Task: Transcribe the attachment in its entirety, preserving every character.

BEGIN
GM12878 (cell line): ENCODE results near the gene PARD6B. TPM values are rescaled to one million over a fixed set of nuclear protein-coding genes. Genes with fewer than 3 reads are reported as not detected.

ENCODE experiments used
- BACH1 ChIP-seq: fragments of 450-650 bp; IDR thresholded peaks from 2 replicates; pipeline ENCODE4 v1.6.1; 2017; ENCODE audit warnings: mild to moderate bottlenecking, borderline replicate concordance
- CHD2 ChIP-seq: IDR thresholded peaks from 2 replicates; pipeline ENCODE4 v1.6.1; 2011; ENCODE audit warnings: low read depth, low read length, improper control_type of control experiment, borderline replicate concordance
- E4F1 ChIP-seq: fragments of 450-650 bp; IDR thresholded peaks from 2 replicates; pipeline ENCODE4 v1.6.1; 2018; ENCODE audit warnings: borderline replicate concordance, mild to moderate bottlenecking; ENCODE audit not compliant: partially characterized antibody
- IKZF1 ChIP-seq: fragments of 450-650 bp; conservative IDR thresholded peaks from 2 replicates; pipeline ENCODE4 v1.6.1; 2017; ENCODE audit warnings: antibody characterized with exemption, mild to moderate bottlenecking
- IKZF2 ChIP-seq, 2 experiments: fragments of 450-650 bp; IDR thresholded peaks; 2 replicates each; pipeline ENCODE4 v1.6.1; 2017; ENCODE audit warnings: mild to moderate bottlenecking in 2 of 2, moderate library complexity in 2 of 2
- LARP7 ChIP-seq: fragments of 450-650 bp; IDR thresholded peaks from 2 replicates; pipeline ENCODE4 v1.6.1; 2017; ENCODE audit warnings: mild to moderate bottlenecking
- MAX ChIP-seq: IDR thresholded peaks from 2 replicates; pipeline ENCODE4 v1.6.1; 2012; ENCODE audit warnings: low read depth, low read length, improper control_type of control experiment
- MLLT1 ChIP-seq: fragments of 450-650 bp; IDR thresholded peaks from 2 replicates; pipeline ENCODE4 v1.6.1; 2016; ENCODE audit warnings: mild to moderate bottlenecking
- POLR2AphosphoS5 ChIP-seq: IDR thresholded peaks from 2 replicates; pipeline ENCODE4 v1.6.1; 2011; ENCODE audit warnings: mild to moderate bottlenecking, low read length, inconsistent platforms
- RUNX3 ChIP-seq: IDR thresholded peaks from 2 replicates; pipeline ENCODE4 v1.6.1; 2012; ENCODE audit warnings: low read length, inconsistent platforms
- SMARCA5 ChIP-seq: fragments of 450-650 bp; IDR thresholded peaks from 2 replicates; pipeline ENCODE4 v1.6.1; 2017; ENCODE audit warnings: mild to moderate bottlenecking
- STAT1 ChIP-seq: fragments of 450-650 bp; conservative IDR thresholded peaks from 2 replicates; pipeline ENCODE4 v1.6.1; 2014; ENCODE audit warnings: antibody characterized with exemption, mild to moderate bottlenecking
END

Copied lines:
GM12878 (cell line): ENCODE results near the gene PARD6B. TPM values are rescaled to one million over a fixed set of nuclear protein-coding genes. Genes with fewer than 3 reads are reported as not detected.

ENCODE experiments used
- BACH1 ChIP-seq: fragments of 450-650 bp; IDR thresholded peaks from 2 replicates; pipeline ENCODE4 v1.6.1; 2017; ENCODE audit warnings: mild to moderate bottlenecking, borderline replicate concordance
- CHD2 ChIP-seq: IDR thresholded peaks from 2 replicates; pipeline ENCODE4 v1.6.1; 2011; ENCODE audit warnings: low read depth, low read length, improper control_type of control experiment, borderline replicate concordance
- E4F1 ChIP-seq: fragments of 450-650 bp; IDR thresholded peaks from 2 replicates; pipeline ENCODE4 v1.6.1; 2018; ENCODE audit warnings: borderline replicate concordance, mild to moderate bottlenecking; ENCODE audit not compliant: partially characterized antibody
- IKZF1 ChIP-seq: fragments of 450-650 bp; conservative IDR thresholded peaks from 2 replicates; pipeline ENCODE4 v1.6.1; 2017; ENCODE audit warnings: antibody characterized with exemption, mild to moderate bottlenecking
- IKZF2 ChIP-seq, 2 experiments: fragments of 450-650 bp; IDR thresholded peaks; 2 replicates each; pipeline ENCODE4 v1.6.1; 2017; ENCODE audit warnings: mild to moderate bottlenecking in 2 of 2, moderate library complexity in 2 of 2
- LARP7 ChIP-seq: fragments of 450-650 bp; IDR thresholded peaks from 2 replicates; pipeline ENCODE4 v1.6.1; 2017; ENCODE audit warnings: mild to moderate bottlenecking
- MAX ChIP-seq: IDR thresholded peaks from 2 replicates; pipeline ENCODE4 v1.6.1; 2012; ENCODE audit warnings: low read depth, low read length, improper control_type of control experiment
- MLLT1 ChIP-seq: fragments of 450-650 bp; IDR thresholded peaks from 2 replicates; pipeline ENCODE4 v1.6.1; 2016; ENCODE audit warnings: mild to moderate bottlenecking
- POLR2AphosphoS5 ChIP-seq: IDR thresholded peaks from 2 replicates; pipeline ENCODE4 v1.6.1; 2011; ENCODE audit warnings: mild to moderate bottlenecking, low read length, inconsistent platforms
- RUNX3 ChIP-seq: IDR thresholded peaks from 2 replicates; pipeline ENCODE4 v1.6.1; 2012; ENCODE audit warnings: low read length, inconsistent platforms
- SMARCA5 ChIP-seq: fragments of 450-650 bp; IDR thresholded peaks from 2 replicates; pipeline ENCODE4 v1.6.1; 2017; ENCODE audit warnings: mild to moderate bottlenecking
- STAT1 ChIP-seq: fragments of 450-650 bp; conservative IDR thresholded peaks from 2 replicates; pipeline ENCODE4 v1.6.1; 2014; ENCODE audit warnings: antibody characterized with exemption, mild to moderate bottlenecking